Ùrachadh mu Dheireadh 08/11/2017
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TIOTAL
Àr-a-mach Inbhir Ghòrdain (1 de 2)
EXTERNAL ID
GB232_MFR_SYDATKINSON_01
ÀITE
Inbhir Ghòrdain
SIORRACHD/PARRAIST
ROS: Ros Cuithne
DEIT
1991
LINN
1990an
CRUTHADAIR
Syd Atkinson
NEACH-FIOSRACHAIDH
Rèidio Linne Mhoireibh
AITHNEACHADH MAOINE
1791
KEYWORDS
àr-a-mach
stailcean
claistinneach

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B' ann anns an t-Sultain 1931 a bha Àr-a-mach Inbhir Ghòrdain. B' e àr-a-mach dreuchdail a bh' ann a ghabh seòladairean a' Chabhlaich Rìoghail an aghaidh gearraidhean tuarsatail a bha an riaghaltas a' dèanamh; b' i seo aon dhen na beagan stailcean nam feachdan ann an eachdraidh Bhreatainn. Anns an earrann labhairt seo, tha Syd Atkinson ag innse mun àr-a-mach. Chaidh an earrann seo a thogail bhon t-sreath 'Recollections' aig Moray Firth Radio a chaidh a chraoladh ann an 1991.

'The whole fleet were up in Invergordon waiting to start their annual summer exercises. There were some big ships up there; there was the 'Hood', and the 'Rodney' and the 'Valiant', the 'Malaya' and the 'Warspite'. And there were four light cruisers and a flotilla of destroyers and various ancillary ships, all lying off Invergordon waiting to do this exercise. Soon after they got there some of the ratings discovered that the government were proposing to cut their pay by about twenty-five per cent. Of course, it was the time of the Great Depression and the government were in severe difficulties, economically speaking, and they cut a lot of the public servants' wages but none of them to the extent of twenty-five per cent. Now rightly or wrongly, the men jumped to the conclusion that the announcement had been held back deliberately until they were away from their home ports, just so that they wouldn't have their families and friends to help them in making protests about these cuts.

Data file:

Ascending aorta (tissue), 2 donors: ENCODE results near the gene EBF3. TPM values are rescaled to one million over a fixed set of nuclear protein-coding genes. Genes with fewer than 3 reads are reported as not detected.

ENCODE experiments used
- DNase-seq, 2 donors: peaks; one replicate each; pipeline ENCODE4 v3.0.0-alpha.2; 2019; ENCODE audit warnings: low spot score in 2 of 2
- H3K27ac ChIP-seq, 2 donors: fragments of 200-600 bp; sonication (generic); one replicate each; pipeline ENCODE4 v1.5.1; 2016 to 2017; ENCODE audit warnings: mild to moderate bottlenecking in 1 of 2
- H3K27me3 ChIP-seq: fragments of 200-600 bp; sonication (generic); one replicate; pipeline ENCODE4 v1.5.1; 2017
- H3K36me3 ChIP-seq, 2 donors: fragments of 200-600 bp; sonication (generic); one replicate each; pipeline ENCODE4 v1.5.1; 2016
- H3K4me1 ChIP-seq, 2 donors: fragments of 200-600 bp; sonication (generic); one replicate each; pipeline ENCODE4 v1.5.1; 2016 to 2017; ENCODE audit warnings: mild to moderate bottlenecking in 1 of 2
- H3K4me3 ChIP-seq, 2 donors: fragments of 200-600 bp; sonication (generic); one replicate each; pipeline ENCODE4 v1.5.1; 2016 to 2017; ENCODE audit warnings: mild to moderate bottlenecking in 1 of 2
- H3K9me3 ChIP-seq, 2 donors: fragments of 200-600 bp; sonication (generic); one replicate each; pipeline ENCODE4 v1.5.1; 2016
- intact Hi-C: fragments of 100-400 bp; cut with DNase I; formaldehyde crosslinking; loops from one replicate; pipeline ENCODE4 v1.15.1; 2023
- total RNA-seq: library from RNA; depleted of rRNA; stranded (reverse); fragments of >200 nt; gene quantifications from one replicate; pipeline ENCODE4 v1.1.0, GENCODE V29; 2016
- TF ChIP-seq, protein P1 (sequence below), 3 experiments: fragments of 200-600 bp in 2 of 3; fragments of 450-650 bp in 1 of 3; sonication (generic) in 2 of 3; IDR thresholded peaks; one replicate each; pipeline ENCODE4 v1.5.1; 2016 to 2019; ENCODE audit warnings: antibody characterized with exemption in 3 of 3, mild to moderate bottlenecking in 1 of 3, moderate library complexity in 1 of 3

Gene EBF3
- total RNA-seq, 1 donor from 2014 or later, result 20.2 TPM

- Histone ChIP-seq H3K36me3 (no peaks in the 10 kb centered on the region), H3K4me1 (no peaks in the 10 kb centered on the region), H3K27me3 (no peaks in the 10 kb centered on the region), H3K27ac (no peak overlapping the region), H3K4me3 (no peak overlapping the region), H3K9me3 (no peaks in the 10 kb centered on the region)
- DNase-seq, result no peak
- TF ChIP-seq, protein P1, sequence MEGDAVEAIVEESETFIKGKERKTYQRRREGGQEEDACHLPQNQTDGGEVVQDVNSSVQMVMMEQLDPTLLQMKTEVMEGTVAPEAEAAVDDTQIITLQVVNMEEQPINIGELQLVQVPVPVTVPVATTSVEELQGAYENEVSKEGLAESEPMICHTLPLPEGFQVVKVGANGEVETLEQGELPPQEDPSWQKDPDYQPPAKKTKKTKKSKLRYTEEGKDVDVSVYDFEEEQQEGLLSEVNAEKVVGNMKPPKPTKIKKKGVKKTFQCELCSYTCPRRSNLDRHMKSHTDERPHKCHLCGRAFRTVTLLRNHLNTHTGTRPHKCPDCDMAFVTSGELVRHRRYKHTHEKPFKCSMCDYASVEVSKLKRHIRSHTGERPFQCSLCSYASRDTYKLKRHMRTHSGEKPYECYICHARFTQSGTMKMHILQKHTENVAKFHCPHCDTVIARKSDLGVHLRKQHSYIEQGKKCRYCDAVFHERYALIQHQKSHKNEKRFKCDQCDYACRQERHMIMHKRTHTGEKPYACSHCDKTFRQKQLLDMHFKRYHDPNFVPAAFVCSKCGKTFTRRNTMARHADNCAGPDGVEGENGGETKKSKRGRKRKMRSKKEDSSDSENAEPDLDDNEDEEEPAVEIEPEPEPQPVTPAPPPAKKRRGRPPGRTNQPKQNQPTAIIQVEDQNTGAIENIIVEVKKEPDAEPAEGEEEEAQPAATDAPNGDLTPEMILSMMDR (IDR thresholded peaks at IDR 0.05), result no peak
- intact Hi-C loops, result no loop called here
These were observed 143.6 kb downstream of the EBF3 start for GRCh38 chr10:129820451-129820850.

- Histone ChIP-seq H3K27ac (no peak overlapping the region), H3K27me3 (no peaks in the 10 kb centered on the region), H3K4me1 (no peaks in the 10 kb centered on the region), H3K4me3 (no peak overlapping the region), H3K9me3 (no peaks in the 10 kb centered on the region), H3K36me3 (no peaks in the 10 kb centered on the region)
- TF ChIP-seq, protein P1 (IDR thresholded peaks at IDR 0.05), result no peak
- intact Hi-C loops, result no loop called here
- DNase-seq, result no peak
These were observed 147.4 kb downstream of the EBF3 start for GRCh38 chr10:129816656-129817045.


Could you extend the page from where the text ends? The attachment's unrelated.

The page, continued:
On the Sunday, the 13th September that was, there was a crowd of them on the pier in the evening and various speeches were made and they called a massed meeting of ratings for the Monday. Now this meeting was held in the naval canteen and it overflowed it to such an extent they had to hold another meeting on the naval football field and there were over five hundred men from various ships on the football field. The result of the meetings was that they passed a resolution protesting against the severity of the paycuts and stating that they wouldn't go to sea until their case had been heard. Now, the ships had been intended to sail on the exercises on the Tuesday but the men stuck to their guns. To all intents and purposes they declared a strike. Well, they continued to carry out all the usual cleaning duties and such like that you would carry out in port; they just wouldn't carry out any duties that would take them to sea. All leave was of course cancelled and that prevented the men from reassembling and having another meeting ashore, but there were meetings held on some of the ships and the men passed their spare time singing songs and cheering and counter-cheering one another on the various ships lying at anchor off Invergordon'